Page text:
16 November, 2015    #63

Taylor Swift May Lower BP

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A new study finds that some types of operas and classical music are perfectly synchronous with the natural rhythm of the body, and thus can help reduce blood pressure. Cardiologists find the research promising and may encourage their patients to listen to music.

The study was presented at the British Cardiovascular Society conference in Manchester and took more than 20 years to complete. The research team led by Professor Peter Sleight, a cardiologist from the University of Oxford, asked study participants to listen to music of different genres.  They then monitored participants’ blood pressure and heart rate.  

The slow music included "Va Pensiero" by Verdi, the aria "Nessun Dorma" from the opera Turnadot and Beethoven'sSymphony No.9” adagio.  Indian sitar music, Vivaldi's “Four Seasons, and a recording from the Red Hot Chili Peppers were also played.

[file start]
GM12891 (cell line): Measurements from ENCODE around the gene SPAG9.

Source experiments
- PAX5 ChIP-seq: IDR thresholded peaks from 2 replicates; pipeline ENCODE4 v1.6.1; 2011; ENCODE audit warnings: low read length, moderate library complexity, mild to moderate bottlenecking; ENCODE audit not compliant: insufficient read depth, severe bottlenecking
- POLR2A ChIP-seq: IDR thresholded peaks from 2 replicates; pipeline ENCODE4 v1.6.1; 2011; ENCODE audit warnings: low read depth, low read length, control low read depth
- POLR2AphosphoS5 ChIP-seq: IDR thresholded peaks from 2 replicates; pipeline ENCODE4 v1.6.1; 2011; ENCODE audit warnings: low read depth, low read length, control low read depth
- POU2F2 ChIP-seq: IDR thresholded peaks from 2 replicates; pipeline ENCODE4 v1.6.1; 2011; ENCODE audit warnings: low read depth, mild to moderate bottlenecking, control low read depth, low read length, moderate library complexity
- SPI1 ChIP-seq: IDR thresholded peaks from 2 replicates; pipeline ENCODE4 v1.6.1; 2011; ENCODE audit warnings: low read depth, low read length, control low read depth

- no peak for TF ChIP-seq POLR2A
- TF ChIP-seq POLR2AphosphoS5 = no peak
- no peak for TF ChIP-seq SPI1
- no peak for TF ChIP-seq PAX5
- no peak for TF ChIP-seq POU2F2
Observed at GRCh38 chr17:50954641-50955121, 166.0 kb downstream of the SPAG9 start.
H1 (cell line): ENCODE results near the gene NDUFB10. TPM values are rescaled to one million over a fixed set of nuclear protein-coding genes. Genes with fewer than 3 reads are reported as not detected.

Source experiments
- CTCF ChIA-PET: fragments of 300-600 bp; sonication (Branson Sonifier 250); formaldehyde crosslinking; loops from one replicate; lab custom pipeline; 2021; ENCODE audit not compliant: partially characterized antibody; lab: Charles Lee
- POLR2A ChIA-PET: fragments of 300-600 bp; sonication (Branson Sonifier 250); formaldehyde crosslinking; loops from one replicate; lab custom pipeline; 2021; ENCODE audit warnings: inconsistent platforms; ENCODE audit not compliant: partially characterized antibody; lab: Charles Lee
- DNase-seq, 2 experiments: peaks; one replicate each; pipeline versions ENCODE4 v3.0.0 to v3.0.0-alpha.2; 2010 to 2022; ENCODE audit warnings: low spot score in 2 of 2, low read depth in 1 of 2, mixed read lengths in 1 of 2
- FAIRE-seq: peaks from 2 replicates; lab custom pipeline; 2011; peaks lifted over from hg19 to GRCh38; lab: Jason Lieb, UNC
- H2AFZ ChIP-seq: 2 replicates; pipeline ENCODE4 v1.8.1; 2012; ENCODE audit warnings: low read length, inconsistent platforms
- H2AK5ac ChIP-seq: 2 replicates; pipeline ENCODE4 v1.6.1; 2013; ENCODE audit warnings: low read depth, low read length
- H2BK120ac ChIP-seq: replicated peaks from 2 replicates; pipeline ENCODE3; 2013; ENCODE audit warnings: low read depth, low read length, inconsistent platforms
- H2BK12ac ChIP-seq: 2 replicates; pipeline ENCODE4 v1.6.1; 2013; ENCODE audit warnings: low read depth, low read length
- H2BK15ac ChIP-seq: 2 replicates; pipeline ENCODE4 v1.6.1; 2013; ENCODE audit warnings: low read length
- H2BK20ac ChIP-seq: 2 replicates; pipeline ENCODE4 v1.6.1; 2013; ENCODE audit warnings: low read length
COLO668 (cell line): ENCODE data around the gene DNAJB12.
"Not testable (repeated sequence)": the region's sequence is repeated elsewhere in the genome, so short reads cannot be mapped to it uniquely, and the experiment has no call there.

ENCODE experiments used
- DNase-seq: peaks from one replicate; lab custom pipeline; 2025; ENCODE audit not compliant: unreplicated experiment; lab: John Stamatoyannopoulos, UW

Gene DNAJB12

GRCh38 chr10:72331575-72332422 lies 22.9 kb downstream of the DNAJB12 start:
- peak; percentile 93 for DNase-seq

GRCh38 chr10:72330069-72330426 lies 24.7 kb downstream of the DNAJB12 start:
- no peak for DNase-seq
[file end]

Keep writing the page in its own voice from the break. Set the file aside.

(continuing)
The researchers found that the music compositions by Verdi with recurrent 10-second rhythms are flawlessly in sync with the natural changes in blood pressure and subsequently decrease the heart rate. Vivaldi's piece did not cause any effects in the blood pressure and heart rate, while the song from the Red Hot Chili Peppers elevated the heart rate of the participants.

The responses of participants in all the songs were similar, thus indicating that music that relaxes individuals does not depend on whether the piece has a calm or upbeat melody.

Music is already being used commercially as a calming therapy, but this has happened independent of controlled studies into its effectiveness, Sleight says.  "Our research has provided improved understanding as to how music, particularly certain rhythms, can affect your heart and blood vessels".

"We know that stress can play a role in cardiovascular disease so the calming effect of music may have some potential as a therapy," says Jeremy Pearson, associate medical director at the British Heart Foundation. "However, as Professor Sleight points out, more robust evidence is needed before we see cardiologists prescribing a dose of Taylor Swift or 30 minutes of Verdi a day."

Try Mozart or Brubeck!


Mike Kohut, President, DDMS




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